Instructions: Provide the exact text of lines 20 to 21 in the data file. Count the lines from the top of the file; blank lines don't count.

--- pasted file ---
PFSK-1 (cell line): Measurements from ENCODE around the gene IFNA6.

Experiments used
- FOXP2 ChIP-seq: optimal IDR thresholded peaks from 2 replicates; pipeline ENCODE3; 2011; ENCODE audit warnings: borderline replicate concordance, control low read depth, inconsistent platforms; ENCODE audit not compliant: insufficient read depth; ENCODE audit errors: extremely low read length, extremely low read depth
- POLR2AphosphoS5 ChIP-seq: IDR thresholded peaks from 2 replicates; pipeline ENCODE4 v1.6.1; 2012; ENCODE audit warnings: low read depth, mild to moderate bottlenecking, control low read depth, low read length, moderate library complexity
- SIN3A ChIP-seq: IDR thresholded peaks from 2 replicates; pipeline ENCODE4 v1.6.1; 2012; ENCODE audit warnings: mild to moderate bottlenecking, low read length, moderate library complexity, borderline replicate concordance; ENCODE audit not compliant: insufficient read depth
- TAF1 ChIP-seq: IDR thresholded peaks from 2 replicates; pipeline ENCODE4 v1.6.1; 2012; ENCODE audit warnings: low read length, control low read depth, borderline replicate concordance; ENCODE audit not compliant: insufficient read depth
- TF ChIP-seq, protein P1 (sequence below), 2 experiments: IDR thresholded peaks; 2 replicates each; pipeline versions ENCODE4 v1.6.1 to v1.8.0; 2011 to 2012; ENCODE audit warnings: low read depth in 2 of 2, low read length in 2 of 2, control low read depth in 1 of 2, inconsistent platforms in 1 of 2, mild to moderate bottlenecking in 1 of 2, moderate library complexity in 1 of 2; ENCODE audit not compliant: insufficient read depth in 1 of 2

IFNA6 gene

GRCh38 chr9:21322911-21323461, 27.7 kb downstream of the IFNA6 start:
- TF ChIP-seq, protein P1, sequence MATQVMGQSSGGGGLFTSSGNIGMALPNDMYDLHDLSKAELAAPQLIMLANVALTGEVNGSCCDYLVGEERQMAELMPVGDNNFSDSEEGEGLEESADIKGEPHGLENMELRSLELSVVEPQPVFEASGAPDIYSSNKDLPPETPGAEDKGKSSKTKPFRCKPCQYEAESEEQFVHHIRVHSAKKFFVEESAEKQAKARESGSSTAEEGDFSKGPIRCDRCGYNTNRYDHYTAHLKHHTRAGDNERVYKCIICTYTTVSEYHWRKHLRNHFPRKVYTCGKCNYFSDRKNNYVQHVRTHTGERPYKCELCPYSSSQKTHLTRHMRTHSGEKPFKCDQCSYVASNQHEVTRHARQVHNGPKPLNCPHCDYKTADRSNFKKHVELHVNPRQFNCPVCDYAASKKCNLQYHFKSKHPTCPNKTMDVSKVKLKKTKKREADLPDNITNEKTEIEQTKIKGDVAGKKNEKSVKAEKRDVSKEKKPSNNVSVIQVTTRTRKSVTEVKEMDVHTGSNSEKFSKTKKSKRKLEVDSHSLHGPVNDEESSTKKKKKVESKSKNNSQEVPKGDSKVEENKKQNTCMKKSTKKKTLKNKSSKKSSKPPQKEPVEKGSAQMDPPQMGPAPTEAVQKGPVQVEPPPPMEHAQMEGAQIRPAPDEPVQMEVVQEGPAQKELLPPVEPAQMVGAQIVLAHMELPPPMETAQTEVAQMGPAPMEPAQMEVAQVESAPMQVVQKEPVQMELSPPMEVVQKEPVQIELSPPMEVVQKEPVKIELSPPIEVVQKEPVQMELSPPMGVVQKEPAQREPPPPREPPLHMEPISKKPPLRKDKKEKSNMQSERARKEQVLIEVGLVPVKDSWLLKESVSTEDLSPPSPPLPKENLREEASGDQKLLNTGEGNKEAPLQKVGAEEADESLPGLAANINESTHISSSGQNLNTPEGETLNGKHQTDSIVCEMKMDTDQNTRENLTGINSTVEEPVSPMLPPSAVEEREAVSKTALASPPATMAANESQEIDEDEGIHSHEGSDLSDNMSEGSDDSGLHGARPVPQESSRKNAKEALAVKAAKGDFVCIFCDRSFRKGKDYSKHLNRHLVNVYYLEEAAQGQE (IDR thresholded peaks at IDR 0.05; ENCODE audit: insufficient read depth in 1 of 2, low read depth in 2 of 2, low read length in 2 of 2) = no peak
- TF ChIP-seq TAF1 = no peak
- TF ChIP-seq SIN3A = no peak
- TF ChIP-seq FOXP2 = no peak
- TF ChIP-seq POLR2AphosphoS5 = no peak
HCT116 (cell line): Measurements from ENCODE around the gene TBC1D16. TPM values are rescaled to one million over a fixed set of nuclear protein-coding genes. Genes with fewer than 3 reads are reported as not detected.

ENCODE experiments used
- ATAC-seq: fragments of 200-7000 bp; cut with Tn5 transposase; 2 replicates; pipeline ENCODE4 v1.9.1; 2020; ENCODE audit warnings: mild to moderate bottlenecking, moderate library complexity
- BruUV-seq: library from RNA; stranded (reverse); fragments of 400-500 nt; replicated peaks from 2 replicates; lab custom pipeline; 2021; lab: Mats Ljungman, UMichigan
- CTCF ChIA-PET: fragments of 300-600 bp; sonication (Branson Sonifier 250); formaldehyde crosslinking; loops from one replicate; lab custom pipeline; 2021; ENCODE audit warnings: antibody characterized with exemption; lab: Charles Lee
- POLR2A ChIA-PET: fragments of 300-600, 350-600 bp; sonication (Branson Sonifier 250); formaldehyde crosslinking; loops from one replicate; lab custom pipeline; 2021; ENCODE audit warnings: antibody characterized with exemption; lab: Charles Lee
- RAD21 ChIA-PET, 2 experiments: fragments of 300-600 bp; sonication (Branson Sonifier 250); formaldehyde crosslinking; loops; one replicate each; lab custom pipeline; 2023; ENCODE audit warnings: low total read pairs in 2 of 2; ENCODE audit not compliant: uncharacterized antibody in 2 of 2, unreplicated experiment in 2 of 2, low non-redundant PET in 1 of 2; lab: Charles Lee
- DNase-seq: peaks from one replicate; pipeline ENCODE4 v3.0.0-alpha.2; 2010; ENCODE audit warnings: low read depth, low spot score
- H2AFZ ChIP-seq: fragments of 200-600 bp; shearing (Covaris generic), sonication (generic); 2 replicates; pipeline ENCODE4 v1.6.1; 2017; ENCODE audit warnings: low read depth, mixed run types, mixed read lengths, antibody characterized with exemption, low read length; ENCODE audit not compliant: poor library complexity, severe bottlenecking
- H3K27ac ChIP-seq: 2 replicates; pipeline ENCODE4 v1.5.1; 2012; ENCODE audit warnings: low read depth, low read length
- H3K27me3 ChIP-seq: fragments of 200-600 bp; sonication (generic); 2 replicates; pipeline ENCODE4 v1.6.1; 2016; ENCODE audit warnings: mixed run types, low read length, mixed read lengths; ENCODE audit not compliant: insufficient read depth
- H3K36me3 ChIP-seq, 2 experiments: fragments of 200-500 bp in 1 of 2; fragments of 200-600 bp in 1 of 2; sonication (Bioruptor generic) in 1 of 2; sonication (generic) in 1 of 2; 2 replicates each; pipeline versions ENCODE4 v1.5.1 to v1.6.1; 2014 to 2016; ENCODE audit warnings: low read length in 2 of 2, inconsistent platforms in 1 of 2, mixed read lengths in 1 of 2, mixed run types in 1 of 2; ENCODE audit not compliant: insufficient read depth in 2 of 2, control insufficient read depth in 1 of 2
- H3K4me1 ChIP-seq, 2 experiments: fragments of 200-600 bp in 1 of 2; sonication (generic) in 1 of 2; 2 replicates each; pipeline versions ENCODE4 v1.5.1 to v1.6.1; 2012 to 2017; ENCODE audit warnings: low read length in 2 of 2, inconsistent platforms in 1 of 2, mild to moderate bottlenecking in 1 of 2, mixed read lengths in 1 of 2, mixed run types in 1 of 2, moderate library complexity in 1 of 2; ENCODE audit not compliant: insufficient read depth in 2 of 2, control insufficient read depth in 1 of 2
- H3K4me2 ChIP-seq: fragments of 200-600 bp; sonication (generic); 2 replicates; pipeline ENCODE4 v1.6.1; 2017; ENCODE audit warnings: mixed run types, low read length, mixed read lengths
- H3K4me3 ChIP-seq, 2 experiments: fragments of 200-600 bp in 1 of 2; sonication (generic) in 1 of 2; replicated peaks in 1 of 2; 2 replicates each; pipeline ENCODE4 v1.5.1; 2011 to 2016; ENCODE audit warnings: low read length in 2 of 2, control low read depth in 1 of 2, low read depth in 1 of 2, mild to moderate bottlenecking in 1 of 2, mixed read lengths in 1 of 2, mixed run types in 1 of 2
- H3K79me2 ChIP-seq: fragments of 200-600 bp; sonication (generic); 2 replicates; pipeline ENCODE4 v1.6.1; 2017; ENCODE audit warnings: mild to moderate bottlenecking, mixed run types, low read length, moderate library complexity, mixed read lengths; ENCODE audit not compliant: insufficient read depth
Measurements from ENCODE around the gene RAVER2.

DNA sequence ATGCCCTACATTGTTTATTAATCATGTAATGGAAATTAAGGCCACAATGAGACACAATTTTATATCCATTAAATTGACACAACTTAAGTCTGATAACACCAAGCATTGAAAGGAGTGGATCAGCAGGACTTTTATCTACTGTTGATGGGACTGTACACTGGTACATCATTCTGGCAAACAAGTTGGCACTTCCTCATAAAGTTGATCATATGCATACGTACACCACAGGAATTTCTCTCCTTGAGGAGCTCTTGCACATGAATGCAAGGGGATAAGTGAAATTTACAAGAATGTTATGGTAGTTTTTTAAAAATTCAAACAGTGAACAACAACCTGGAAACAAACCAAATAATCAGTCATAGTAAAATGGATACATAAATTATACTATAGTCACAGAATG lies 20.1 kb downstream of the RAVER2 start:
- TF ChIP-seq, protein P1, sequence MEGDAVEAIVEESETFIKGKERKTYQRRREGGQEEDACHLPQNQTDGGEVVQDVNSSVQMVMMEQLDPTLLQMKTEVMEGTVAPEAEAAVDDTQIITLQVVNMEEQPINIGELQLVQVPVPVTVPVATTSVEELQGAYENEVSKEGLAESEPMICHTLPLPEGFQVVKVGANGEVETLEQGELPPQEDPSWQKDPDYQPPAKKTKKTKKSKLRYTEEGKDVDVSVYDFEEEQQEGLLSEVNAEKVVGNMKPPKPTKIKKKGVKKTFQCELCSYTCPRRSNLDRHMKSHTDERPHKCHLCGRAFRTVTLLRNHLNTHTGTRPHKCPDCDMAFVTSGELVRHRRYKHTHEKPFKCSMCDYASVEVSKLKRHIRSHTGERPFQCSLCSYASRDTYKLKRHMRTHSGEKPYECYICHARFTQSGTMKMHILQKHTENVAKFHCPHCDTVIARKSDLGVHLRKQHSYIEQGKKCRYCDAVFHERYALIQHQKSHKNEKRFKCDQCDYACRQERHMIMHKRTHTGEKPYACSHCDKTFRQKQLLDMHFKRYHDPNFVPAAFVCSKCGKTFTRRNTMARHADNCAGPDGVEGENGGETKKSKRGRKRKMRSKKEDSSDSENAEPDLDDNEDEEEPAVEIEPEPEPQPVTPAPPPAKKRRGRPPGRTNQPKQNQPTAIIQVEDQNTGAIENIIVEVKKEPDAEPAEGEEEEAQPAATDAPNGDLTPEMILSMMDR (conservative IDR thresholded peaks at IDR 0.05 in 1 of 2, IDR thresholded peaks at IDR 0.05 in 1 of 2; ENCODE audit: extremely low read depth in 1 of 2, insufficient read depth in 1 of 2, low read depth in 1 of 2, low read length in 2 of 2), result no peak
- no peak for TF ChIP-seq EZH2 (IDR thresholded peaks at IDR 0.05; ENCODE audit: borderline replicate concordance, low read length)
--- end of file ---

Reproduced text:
- POLR2A ChIA-PET: fragments of 300-600, 350-600 bp; sonication (Branson Sonifier 250); formaldehyde crosslinking; loops from one replicate; lab custom pipeline; 2021; ENCODE audit warnings: antibody characterized with exemption; lab: Charles Lee
- RAD21 ChIA-PET, 2 experiments: fragments of 300-600 bp; sonication (Branson Sonifier 250); formaldehyde crosslinking; loops; one replicate each; lab custom pipeline; 2023; ENCODE audit warnings: low total read pairs in 2 of 2; ENCODE audit not compliant: uncharacterized antibody in 2 of 2, unreplicated experiment in 2 of 2, low non-redundant PET in 1 of 2; lab: Charles Lee